Cobb High School closed its doors for the final time 45 years ago, but talk with the schools alumni, and it’s clear the lessons that mattered never really stopped.
“Time lets us know what we have left ... Cobb was like a family,” Arlene Mallard Driskell said.
Cobb High School closed in 1973 after Alabama began court-ordered integration, but the men and women who attended haven’t forgotten their time there. Driskell is an organizer for the 2018 Cobb High School mass reunion to take place June 27 through July 1. As of Thursday, 450 are expected to attend, but that number could easily rise. Driskell said the last mass reunion was unable to accept anyone else after 521 committed.
The week will include a parade and the 45th anniversary of the class of 1973, but Driskell said the highlight will come on Thursday night.
“That’s going to be the best night because they’re recognizing the veterans,” Driskell said.
One of those honored, John Ringo, is a 92-year-old World War II veteran who now lives in Ohio. His daughter Norma Richards said it will mean a lot to see her father recognized.
“Because I’ve heard a lot of stories from my dad about how it was a hostile environment for black men,” Richards said.
Regardless of the circumstances, Richards said her father took a lot of pride in supporting the wounded at their most vulnerable as a medic in the Navy.
“It made me feel very, very good what I was doing for the soldiers,” Ringo said.
Ringo continued taking care of injured servicemenas a medic evenafter he returned home. One of his favorite memories from that time was the welcome he received from a fellow serviceman and his white family in New York. It was an unusual experience for a black man who’d grown up in the segregated South.
Everything didn’t always go smoothly. One bar told him he was the first black person to stop in the town in 20 years before turning him away. When his fellow servicemen protested, Ringo cooled things down.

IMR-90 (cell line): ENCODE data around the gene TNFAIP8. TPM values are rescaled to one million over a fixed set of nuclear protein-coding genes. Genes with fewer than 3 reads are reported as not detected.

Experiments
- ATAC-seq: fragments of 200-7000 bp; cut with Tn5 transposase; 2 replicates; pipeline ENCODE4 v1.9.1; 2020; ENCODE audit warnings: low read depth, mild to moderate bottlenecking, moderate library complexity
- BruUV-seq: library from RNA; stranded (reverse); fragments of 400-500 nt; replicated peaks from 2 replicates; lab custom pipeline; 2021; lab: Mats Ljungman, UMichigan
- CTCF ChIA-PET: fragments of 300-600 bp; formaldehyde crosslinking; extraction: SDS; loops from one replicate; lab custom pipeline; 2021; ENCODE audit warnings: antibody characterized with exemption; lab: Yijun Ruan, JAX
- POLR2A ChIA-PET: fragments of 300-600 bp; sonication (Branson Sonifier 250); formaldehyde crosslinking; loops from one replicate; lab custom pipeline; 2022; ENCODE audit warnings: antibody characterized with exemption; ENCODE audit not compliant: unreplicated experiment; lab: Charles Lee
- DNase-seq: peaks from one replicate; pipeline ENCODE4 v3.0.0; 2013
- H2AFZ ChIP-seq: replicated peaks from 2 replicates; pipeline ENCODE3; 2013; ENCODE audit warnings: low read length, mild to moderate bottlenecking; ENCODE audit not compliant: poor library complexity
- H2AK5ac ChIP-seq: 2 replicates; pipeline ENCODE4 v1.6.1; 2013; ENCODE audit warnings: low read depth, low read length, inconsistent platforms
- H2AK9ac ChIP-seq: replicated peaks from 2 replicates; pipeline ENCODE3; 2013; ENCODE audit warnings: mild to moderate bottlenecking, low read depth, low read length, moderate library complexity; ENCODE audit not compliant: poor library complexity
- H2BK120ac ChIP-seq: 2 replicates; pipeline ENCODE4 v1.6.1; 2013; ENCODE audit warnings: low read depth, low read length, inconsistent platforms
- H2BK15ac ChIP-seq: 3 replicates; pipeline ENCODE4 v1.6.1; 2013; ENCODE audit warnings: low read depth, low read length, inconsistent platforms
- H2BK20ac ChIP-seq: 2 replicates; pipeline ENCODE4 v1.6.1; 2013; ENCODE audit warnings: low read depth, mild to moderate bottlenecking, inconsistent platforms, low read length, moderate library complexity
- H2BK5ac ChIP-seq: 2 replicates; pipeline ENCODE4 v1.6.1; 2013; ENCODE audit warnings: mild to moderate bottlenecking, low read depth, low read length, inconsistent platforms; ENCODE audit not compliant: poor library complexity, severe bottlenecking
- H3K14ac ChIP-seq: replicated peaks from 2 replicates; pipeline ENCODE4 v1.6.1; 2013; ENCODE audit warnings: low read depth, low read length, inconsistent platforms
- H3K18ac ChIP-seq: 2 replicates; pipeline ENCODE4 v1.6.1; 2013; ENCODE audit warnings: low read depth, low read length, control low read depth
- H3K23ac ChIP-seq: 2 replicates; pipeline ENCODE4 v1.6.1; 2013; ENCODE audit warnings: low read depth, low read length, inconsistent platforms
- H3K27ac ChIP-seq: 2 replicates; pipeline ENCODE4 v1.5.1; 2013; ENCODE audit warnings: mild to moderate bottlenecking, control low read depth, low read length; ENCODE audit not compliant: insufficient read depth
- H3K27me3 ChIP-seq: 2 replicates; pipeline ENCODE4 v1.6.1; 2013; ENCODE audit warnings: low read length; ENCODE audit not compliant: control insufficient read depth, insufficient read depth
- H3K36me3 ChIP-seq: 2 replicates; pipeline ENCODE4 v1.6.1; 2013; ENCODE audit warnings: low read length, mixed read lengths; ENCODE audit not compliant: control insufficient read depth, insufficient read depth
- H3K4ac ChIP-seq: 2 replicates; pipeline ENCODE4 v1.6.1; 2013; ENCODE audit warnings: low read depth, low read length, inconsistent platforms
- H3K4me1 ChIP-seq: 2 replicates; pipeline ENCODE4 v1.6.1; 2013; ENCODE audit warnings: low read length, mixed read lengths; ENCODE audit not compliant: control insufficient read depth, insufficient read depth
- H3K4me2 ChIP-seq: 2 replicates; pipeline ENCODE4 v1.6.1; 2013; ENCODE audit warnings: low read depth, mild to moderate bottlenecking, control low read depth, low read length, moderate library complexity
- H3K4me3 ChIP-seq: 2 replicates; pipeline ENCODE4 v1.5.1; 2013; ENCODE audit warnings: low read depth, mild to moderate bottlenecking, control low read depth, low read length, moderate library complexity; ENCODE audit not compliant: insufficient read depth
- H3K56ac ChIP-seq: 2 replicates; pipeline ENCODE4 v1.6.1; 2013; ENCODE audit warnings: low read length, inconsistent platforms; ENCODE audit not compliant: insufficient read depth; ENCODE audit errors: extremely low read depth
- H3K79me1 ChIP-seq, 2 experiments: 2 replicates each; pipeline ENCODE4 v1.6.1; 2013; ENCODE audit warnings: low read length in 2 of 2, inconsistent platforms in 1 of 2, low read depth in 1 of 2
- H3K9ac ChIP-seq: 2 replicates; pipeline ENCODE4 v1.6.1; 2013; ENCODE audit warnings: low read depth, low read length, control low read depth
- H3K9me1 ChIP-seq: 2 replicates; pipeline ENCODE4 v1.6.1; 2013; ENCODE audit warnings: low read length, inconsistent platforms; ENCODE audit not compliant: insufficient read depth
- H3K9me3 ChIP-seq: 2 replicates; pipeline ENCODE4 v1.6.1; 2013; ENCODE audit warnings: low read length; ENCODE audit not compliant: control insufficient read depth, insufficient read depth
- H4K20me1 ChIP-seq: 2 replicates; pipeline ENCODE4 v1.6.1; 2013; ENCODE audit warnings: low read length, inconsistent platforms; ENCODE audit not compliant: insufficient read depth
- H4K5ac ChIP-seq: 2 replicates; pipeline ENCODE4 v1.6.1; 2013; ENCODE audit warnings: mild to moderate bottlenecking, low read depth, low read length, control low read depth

“I told them let’s forget about it and get back on the train,” Ringo said.
Ringo’s interest in the medical field existed before the war, and after he returned home he majored in biology at Talladega College.
Ringo said a number of teachers at Cobb encouraged him and his classmates to pursue higher education.
He comes back to Anniston almost every year to catch up with relatives and others, but he’s still excited to reunitewith his fellow Cobb Panthers even if most of them attended after he did.
“Thank God we still have Anniston ... and they will have us there for the reunion,” Ringo said.
Ringo will be one of five in attendance representing classes that graduated from Cobb before 1950. The earliest class with members in attendance, 1943, will be represented by Rosetta Dennis. The other three are Sarah Glover, Mary Maxwell and Ringo’s classmate Mozell Merritt.
Driskell said she is expecting plenty of Cobb alumni to travel for the reunion. One of the first five people to pay their registration fee was Jerome Mitchell who is traveling 4,638 miles from Rockenhausen, Germany, but Albert Wynn of the United Arab Emirates has an even longer journey — more than 7,000 miles.
Perhaps no one is as enthusiastic about the reunion as Driskell. She’s sure she’s gotten on people’s nerves, but it will all be worth it when she gets to see all those new and old faces gathered together again to remember their old school, she said.
“I get so excited ... I found out through talking to a lady that she’s my cousin,” Driskell said.